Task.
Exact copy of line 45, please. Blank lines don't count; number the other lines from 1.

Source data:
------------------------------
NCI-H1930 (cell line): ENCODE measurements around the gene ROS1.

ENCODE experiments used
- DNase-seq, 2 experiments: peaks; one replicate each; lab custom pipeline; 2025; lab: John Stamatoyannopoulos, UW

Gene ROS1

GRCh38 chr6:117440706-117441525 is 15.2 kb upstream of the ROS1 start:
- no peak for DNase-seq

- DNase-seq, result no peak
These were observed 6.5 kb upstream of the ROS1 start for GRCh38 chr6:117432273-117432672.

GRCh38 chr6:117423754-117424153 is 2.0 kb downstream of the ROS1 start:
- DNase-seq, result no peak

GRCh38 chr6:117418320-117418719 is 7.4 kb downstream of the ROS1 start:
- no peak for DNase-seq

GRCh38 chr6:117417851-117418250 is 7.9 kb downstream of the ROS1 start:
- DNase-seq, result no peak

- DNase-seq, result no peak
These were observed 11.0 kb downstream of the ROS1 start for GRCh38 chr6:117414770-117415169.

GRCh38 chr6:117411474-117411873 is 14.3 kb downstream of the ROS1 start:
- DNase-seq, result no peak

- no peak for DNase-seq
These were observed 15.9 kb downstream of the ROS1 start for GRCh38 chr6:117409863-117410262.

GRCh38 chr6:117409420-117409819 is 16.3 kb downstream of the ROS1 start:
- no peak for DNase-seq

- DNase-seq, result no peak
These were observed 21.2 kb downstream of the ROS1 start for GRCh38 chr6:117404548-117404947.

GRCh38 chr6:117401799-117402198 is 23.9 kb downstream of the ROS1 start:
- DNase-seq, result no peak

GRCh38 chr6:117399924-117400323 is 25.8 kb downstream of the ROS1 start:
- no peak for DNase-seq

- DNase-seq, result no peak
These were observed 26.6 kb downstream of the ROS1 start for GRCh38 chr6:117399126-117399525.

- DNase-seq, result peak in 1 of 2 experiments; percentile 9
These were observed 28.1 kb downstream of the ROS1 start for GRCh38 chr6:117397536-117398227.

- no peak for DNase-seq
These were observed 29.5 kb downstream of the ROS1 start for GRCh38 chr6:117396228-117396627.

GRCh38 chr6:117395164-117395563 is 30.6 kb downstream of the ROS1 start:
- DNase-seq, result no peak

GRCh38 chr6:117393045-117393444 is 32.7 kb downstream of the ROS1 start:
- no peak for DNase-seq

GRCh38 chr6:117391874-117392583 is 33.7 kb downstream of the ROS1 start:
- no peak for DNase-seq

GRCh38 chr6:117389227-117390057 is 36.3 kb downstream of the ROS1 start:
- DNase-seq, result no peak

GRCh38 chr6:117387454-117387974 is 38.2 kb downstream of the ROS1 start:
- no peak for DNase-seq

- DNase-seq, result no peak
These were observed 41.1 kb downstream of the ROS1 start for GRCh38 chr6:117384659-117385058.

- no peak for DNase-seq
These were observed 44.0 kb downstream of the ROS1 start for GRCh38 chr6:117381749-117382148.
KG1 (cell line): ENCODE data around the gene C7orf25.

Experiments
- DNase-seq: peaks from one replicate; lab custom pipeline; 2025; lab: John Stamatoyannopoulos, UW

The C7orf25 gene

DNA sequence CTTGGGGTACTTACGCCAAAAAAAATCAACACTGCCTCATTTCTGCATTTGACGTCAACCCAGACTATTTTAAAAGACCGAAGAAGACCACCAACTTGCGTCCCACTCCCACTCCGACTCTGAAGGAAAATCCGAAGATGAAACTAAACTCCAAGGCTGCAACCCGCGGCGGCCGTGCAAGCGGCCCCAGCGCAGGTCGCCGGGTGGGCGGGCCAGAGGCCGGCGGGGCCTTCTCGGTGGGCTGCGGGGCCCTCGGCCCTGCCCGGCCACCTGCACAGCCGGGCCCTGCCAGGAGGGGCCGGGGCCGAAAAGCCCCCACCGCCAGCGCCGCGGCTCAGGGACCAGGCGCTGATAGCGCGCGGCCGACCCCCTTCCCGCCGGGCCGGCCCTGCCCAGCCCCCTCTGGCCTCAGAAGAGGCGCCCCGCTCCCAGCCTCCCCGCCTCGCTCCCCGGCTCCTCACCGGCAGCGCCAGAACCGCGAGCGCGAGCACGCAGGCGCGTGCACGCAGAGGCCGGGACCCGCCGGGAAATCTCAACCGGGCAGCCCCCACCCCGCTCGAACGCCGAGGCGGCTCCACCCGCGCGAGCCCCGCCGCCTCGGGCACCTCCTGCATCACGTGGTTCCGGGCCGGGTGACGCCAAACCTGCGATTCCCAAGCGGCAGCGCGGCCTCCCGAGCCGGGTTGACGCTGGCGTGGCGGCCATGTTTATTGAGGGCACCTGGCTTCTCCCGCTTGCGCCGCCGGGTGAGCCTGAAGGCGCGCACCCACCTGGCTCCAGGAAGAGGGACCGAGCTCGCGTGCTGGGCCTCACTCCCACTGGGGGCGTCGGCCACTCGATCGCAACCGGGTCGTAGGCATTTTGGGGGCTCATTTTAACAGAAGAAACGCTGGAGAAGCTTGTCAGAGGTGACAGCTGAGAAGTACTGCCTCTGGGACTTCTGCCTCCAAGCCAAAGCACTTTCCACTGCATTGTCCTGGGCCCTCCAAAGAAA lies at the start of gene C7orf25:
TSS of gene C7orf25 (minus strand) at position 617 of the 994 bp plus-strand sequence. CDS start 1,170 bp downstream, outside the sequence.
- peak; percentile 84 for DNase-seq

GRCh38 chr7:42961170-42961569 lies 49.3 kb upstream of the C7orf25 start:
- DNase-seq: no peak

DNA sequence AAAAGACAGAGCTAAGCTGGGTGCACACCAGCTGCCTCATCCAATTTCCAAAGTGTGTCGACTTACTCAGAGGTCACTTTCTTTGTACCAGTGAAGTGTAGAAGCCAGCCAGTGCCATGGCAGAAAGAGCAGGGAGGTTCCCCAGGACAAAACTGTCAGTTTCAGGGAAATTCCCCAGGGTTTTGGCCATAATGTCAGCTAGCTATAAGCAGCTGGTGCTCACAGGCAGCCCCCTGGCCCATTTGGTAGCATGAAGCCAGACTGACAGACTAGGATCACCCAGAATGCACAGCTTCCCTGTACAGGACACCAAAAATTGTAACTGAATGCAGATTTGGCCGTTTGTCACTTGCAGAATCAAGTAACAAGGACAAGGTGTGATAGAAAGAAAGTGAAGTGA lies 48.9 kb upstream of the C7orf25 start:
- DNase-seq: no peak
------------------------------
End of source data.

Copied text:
- DNase-seq, result no peak